Part Two (“Saints”) examines the structure and literary motifs of dragon-battles in Greek and Latin hagiography. A prefacing chapter catalogues the scriptural antecedents for the hagiographical tradition and provides a summary of the attributes of dragons in medieval saints’ lives (Chapter 5). Ogden then lays out the “principal narrative course” (p. 165) of the saintly dragon-fight from the monster’s initial threat to a community, the preparation of the saint for battle, the confrontation at the dragon’s lair, the defeat of the monster and its disposal, and finally the results of the saint’s victory (Chapter 6). A coda to this chapter identifies “some important narrative subroutines” (p. 233) in these literary traditions, including dragons accompanied by a brood of young or appeased by the sacrificial victims of a fearful populace (Chapter 7). After a brief interlude to examine a very early parody of a saintly dragon-fight recorded in Lucian’s late second-century Philopseudes (Chapter 8), this section concludes with a discussion of two later Byzantine narrative traditions regarding the warrior-saints Theodore Tyron and George, who, unlike other holy men, actually do battle with the dragons they vanquish (Chapter 9) rather than subduing them through the power of God.
Ogden turns to northern medieval vernacular literature in Part Three (“Vikings”), which is much shorter than the preceding sections and comprises only two chapters. The first (Chapter 10) describes the form of the Germanic dragon, which tended to be either wingless and serpentine (Old Norse ormr and Old English wyrm) or winged and multi-legged (Old English draca, from the Latin draco) and offers some examples of their depiction in Norse iconography. The second (Chapter 11) reviews the most common motifs of the Germanic dragon-battle. The origins of dragons as shaped-shifted humans or as creatures generated from human corpses or as small, harmless reptiles that grow to monsterous size with human help occupied northern medieval authors much more so than their Mediterranean counterparts. There follows an inventory of literary motifs typical of these stories, including accounts of the hero’s motives and weapons of choice, the setting of the battle, and the dragon’s vulnerabilities.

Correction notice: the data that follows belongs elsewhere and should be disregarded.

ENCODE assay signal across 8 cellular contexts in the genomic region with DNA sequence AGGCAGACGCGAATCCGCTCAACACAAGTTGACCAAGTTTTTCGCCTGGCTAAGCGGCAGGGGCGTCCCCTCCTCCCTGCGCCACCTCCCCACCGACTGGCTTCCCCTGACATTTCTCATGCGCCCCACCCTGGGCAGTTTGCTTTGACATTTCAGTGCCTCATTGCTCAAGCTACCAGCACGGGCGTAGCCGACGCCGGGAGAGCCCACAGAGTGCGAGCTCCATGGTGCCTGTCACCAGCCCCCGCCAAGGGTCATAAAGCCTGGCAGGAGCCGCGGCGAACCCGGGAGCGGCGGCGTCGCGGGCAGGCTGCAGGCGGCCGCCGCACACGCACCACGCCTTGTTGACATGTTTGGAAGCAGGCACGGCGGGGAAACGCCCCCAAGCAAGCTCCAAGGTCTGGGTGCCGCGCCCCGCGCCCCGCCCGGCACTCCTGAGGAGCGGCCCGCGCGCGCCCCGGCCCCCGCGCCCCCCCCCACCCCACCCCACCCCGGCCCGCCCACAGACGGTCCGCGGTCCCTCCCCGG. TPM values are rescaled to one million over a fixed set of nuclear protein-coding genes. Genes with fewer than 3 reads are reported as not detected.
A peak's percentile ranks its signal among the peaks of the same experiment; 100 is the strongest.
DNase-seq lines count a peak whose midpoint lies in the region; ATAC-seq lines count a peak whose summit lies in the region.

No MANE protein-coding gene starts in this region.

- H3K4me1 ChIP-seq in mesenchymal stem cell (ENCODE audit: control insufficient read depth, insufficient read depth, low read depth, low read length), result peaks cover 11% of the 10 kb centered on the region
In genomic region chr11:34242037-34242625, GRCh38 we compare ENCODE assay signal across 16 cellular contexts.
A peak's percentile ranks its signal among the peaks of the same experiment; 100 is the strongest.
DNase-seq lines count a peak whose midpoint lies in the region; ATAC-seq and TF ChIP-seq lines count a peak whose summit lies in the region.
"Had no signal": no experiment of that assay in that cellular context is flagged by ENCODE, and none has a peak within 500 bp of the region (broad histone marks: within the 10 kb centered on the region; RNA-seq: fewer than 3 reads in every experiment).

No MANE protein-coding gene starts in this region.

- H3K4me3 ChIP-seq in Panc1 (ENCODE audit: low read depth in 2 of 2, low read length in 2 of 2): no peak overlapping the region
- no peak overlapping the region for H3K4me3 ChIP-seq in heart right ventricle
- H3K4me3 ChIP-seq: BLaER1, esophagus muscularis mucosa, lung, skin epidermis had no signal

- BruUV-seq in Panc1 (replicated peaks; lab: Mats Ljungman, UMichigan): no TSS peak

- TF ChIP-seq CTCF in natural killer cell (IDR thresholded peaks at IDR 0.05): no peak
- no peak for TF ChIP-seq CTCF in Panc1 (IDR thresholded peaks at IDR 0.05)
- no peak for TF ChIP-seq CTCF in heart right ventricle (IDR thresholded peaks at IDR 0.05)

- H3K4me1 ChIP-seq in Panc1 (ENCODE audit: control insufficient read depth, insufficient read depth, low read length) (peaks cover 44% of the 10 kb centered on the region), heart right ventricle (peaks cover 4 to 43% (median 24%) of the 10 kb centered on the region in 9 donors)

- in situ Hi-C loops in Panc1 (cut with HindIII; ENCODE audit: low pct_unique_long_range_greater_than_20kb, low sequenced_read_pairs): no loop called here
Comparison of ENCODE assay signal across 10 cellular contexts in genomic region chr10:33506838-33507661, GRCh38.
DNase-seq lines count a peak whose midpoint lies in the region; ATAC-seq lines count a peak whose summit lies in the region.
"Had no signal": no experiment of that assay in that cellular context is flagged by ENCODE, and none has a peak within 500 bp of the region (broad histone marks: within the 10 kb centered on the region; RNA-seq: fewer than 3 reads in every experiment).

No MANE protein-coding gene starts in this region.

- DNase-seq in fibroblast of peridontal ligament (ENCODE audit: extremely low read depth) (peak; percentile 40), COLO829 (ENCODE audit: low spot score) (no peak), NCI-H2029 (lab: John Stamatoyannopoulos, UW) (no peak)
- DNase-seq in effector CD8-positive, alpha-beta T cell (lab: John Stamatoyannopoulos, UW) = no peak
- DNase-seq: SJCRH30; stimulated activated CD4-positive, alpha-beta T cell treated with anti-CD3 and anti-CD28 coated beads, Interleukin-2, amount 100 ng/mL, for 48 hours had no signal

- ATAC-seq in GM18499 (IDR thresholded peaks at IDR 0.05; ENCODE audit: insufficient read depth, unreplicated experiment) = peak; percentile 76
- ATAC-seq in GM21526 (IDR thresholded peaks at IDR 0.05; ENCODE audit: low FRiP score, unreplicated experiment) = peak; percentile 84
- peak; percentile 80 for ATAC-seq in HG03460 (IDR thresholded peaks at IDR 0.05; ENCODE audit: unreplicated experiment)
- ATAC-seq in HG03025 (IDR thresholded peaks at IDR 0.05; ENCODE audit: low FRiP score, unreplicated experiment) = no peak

The Dragon in the West presents a robust inventory of ancient and medieval stories about giant snakes and winged reptilian monsters in Greek, Latin, and northern European vernacular literature. Each section boasts long translated excerpts from the stories in question, many of which will be familiar to readers of Odgen’s earlier studies. The book is primarily an index of tale types and recurring motifs, similar in form and function to early twentieth-century folklore catalogues, like Stith Thompson’s Motif-Index of Folk Literature (Helsinki and Bloomington, IN, 1922-1936). As a reservoir of information, it is an impressive achievement, but the lack of historical context for the creation and reception of these dragon stories and images makes it difficult to explain the reasons for the many variations apparent in these otherwise conservative literary and artistic depictions of the most popular monster in the human imagination.
 Daniel Ogden, Drakōn: Dragon Myth and Serpent Cult in the Greek and Roman Worlds (Oxford: Oxford University Press, 2013), reviewed by Laura Gawlinski in BMCR 2013.11.21; and Dragons, Serpents, and Slayers in the Classical and Early Christian Worlds: A Sourcebook (Oxford: Oxford University Press, 2013).